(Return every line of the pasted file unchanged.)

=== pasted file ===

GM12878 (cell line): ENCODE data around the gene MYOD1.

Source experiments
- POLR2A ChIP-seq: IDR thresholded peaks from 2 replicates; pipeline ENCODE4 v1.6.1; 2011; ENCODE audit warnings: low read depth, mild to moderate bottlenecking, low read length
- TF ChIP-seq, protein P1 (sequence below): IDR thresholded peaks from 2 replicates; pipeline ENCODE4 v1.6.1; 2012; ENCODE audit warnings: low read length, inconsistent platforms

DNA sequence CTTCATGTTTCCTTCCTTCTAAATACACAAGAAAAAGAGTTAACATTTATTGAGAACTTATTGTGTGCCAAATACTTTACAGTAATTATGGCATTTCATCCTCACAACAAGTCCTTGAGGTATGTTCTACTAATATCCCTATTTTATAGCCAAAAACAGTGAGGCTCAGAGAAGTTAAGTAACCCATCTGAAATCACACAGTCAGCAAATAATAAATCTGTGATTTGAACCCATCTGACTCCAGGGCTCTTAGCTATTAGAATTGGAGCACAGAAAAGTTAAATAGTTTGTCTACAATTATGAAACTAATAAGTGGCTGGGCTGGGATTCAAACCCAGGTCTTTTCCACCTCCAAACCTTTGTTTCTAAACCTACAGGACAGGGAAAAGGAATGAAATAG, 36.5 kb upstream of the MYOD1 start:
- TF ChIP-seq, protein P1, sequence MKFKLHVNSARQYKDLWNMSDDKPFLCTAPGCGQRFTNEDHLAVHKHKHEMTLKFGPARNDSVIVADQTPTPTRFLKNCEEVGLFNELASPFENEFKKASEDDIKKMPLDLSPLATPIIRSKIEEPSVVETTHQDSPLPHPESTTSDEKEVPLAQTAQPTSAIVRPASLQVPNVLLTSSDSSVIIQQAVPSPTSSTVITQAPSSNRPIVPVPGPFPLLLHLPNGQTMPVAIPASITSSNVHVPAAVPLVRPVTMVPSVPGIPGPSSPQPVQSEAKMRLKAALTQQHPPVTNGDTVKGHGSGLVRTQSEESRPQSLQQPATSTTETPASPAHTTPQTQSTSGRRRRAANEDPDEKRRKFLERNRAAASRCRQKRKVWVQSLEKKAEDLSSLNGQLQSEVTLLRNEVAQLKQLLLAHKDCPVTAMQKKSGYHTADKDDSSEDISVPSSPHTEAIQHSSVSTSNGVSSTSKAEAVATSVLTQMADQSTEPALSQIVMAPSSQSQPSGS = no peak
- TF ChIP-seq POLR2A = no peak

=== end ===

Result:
GM12878 (cell line): ENCODE data around the gene MYOD1.

Source experiments
- POLR2A ChIP-seq: IDR thresholded peaks from 2 replicates; pipeline ENCODE4 v1.6.1; 2011; ENCODE audit warnings: low read depth, mild to moderate bottlenecking, low read length
- TF ChIP-seq, protein P1 (sequence below): IDR thresholded peaks from 2 replicates; pipeline ENCODE4 v1.6.1; 2012; ENCODE audit warnings: low read length, inconsistent platforms

DNA sequence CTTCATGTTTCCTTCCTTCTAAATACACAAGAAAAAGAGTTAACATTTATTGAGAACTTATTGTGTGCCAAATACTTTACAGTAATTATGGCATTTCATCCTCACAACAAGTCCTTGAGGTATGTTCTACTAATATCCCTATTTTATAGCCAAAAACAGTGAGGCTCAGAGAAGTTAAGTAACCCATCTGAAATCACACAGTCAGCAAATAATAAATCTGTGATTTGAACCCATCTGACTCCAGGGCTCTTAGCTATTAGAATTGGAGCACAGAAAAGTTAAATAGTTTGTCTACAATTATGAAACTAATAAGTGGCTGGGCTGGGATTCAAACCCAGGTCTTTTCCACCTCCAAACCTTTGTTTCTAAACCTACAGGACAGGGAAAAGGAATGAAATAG, 36.5 kb upstream of the MYOD1 start:
- TF ChIP-seq, protein P1, sequence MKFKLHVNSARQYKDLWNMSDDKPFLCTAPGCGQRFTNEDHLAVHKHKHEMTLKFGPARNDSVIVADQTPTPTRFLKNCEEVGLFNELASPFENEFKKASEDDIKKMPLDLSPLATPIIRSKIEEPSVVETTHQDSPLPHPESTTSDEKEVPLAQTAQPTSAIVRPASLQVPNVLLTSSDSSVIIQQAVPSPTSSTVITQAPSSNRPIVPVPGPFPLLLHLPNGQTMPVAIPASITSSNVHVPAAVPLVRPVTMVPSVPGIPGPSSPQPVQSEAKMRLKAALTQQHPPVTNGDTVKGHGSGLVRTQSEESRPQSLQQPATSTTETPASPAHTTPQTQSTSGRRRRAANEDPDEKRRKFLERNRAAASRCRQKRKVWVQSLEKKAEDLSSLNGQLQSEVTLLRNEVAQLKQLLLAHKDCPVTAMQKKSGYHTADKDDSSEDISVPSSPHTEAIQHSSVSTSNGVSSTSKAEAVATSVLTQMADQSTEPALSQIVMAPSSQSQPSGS = no peak
- TF ChIP-seq POLR2A = no peak